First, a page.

Overview of speed-skating and of speed circuits around the world
A low-key landscape
A short history of speed skating in France
Speed skating was one of the founding disciplines of the F.P.R.F. – Fédération des Patineurs à Roulettes de France, the French Federation of Rollerskaters. Born in 1910, the FPRF organized the first French Championships at the Palais des Sports that same year (Nieswizski, 1991).
There were 3 disciplines at the time:
- Rink hockey
- Figure skating (Artistic skating)
- Speed skating
At the time, skaters used traditional quad skates. They prevailed until the mid-90's when they were outshone by inline skates. Since then, equipment has never stopped improving.
After a considerable boom in the 90's-00's, speed skating goes through tormented times. In that article we will try to take stock of the evolution of the practise through an analysis of the national and international circuits, the structuration of the professional teams and the implication of the sponsors...
The national and international circuits
Meanwhile, lots of countries saw their national circuits get structured:
- The Swiss Inline Cup (Switzerland)
- The World Inline Cup (World)
- The French Inline Cup and the French Cup of Skating Marathons (France)
- The German Inline Cup (Germany)
- The Austrian Inline Cup (Austria)
And more recently:
- The Asianic Inline Cup (Asia)
- The Nachwuchs Cup
- The Ba-Wu Cup
- The NSC Circuit (National Speed Skating Circuit in the USA)
- The National Roller Cup (North America)
- The European Cup
- The Swiss Skate Tour
The Swiss Inline Cup: the first structured circuit
At first, the historical circuit of marathons was organized in Europe. National races emerged in Switzerland, in France then in Germany.
In Switzerland in 1994, at the instigation of Coni Altherr, was born Iguana, the company that will later organize the Swiss Inline Cup. The first edition saw 150 skaters take the start. The following years, the concept shot up, reaching 10.000 participants in 1998. That same year, Iguana launched the European Inline Cup.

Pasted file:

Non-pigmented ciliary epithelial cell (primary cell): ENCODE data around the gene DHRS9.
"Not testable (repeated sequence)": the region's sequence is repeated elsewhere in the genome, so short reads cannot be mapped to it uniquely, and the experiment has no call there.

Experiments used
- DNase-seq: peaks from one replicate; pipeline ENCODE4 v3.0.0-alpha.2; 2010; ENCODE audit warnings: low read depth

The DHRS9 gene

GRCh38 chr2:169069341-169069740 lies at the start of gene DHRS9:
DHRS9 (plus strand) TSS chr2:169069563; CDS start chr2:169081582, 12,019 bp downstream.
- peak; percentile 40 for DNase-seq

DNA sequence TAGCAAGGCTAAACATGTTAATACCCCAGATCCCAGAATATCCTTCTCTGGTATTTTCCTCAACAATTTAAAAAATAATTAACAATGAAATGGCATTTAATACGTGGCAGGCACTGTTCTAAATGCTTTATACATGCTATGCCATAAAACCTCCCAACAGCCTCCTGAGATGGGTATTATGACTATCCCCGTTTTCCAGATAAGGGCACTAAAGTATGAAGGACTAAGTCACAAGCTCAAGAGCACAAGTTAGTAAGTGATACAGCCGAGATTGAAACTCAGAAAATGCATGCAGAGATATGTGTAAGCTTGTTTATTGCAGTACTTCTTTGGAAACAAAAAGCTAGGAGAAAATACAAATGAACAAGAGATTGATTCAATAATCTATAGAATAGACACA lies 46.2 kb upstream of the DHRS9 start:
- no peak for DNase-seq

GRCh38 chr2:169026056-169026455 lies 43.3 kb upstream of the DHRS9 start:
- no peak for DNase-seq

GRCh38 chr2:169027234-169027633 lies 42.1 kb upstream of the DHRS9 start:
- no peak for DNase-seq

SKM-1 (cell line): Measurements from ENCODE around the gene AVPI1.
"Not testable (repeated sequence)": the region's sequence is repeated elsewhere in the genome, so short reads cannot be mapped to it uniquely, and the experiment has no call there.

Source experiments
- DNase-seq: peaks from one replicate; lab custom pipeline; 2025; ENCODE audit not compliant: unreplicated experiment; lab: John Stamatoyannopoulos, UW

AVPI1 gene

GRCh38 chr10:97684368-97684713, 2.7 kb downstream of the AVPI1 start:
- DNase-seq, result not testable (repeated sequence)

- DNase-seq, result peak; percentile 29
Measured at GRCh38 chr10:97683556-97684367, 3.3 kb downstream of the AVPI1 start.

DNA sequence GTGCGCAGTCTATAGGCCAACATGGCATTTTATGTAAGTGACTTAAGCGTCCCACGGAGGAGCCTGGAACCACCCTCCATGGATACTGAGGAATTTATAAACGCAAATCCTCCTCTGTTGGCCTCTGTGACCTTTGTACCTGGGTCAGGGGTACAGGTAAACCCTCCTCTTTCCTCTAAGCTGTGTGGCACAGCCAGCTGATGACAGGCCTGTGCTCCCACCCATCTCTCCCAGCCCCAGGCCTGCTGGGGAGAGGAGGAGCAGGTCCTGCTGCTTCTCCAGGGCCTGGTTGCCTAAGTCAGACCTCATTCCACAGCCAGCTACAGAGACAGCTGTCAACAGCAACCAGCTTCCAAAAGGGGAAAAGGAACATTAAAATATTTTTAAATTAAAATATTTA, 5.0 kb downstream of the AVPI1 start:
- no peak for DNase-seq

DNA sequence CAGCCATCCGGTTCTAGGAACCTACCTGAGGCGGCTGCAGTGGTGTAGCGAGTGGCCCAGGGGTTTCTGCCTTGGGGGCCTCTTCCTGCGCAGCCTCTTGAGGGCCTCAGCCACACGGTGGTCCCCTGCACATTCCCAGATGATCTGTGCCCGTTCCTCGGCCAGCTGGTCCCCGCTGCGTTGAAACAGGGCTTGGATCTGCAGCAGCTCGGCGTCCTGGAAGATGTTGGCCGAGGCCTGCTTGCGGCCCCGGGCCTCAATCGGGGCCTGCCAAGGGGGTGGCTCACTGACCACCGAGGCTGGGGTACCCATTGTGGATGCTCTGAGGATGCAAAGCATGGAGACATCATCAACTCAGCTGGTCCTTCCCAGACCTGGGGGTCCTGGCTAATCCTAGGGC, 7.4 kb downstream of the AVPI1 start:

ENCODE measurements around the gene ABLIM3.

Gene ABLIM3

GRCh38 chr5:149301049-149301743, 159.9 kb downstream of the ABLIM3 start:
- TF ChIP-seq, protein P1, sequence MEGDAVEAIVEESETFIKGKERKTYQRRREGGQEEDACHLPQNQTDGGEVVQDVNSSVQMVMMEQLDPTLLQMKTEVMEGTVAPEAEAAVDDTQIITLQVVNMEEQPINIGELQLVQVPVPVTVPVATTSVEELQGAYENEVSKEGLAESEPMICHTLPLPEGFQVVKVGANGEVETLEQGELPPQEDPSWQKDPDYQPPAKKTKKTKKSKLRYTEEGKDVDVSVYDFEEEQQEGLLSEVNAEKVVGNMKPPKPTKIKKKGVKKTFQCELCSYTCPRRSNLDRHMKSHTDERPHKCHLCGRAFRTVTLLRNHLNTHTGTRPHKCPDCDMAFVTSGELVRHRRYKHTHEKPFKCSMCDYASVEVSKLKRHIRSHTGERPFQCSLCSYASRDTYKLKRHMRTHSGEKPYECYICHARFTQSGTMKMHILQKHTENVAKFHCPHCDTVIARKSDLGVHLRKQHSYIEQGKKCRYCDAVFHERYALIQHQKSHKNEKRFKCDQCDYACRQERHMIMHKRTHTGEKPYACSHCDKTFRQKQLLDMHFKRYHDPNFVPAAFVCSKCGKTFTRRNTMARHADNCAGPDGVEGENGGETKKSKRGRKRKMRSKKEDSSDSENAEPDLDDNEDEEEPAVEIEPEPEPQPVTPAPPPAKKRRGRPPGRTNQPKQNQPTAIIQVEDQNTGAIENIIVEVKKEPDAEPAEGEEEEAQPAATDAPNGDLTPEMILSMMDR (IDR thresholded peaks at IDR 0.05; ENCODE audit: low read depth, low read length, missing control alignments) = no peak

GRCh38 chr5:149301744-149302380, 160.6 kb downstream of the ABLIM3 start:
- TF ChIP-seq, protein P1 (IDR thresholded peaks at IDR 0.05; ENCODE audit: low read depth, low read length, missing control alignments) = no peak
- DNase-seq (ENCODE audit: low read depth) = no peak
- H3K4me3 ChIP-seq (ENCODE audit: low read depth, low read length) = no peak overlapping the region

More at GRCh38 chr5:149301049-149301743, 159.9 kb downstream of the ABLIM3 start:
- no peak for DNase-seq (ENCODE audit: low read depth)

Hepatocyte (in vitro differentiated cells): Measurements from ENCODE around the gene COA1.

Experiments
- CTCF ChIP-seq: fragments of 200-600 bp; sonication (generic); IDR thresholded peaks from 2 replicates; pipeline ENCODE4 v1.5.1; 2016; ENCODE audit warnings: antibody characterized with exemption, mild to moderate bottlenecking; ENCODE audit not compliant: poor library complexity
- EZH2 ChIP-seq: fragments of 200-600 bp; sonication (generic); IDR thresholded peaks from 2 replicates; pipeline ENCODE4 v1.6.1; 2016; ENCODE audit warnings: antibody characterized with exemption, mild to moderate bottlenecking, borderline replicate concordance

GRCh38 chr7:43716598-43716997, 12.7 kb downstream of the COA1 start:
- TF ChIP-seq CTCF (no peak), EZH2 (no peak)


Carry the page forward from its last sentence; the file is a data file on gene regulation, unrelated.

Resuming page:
The Swiss Inline Cup was one of the first Marathon circuits to get structured with races gathering several thousands of skaters at their starts. At the same time, some demonstrations and competitions of other skating practices would tag along.
In 2005, Coni Altherr decided that his company and the market of skating needed new owners, who would be able to offer even more development and perspectives. In 2006, a new holding was organized: Global Sports Group Ltd (GSG). It acquired Iguana in its entirety, reaching a turnover of 3.6 millions of Swiss Francs (around 2.7 millions of Euros). All the aspects of the Swiss Inline Cup were then managed by that company: vehicles, tents, etc.
The use of those resources happened not to be optimal and too much focused on Switzerland whereas the aim was to establish a leadership of the WIC at an international level.
Thus, in 2007 and 2008, a major reorganization of the company took place. The first step was that the Swiss Federation took charge of the organization of the Swiss Inline Cup. In January 2008, all the events and their logistics were outsourced to a new company: Cate-e-Motion AG, of which Iguana owned 30% of the shares. Cate-e-Motion AG became the logistics partner of Iguana from the 2008 season, while Iguana narrowed down its activities to the managing of the Swiss Inline Cup, to its marketing, the sales and the broadcasting of the event.
In August 2008, Cate-e-Motion AG was called upon to become the promoter of the SIC for Iguana, operating (exploiting) the Swiss tour and the events at their own risk and in exchange for guaranteed annual fees, but under the continuous property of the brand/concept and the surveillance of Iguana.
The Swiss circuit, the most structured and the most flourishing by all appearances, witnessed a serious setback those last years, with an important drop of the number of participants, a withdrawal of the organizers, and financial difficulties.
Dying, the Swiss Inline Cup disappeared, probably dragging along the World Inline Cup in its fall. Let's remind here that the two circuits were organized by the same private company: Iguana.
Today, the Swiss circuit tries to find a second wind with the Swiss Skate Tour pushed by Toni Fankhauser. Today is far from being a prosperous time, but the Swiss Skate Tour will start its second year in 2013.
The World Inline Cup: its golden age and its decay
The World Inline Cup long relied on the Swiss circuit to develop.
The World circuit was born at the instigation of the Iguana company in 2002. The concept mixes skaters of world level and leisure skaters in a festive atmosphere.
If the first competitions were European, the rise of the Asian market led to the organization of events in Korea and China. South America even saw races in Columbia and Venezuela.
In Europe, the Czech Republic and Spain joined the move late. In 2005-2009, the WIC finally became what it was aiming at: a series of skating events of international scope.